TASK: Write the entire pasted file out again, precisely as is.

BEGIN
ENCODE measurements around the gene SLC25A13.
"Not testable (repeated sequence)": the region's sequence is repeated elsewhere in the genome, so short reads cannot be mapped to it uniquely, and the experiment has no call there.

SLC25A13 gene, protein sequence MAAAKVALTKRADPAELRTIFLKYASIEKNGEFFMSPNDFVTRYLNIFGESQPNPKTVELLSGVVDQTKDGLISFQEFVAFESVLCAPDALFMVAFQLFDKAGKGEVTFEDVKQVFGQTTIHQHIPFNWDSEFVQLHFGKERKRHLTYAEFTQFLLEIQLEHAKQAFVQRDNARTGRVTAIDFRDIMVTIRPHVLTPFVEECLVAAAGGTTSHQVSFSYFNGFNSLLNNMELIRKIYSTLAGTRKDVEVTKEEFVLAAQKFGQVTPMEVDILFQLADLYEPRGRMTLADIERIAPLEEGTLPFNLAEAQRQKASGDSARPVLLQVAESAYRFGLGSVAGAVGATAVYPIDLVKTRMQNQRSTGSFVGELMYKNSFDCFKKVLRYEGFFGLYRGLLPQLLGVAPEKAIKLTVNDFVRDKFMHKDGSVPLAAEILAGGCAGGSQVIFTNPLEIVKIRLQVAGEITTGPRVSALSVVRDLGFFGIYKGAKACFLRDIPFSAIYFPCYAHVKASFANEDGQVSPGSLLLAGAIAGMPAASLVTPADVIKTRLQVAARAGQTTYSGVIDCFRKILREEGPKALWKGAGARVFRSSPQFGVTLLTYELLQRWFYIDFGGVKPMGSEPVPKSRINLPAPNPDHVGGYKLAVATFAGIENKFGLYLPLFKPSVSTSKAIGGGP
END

ENCODE measurements around the gene SLC25A13.
"Not testable (repeated sequence)": the region's sequence is repeated elsewhere in the genome, so short reads cannot be mapped to it uniquely, and the experiment has no call there.

SLC25A13 gene, protein sequence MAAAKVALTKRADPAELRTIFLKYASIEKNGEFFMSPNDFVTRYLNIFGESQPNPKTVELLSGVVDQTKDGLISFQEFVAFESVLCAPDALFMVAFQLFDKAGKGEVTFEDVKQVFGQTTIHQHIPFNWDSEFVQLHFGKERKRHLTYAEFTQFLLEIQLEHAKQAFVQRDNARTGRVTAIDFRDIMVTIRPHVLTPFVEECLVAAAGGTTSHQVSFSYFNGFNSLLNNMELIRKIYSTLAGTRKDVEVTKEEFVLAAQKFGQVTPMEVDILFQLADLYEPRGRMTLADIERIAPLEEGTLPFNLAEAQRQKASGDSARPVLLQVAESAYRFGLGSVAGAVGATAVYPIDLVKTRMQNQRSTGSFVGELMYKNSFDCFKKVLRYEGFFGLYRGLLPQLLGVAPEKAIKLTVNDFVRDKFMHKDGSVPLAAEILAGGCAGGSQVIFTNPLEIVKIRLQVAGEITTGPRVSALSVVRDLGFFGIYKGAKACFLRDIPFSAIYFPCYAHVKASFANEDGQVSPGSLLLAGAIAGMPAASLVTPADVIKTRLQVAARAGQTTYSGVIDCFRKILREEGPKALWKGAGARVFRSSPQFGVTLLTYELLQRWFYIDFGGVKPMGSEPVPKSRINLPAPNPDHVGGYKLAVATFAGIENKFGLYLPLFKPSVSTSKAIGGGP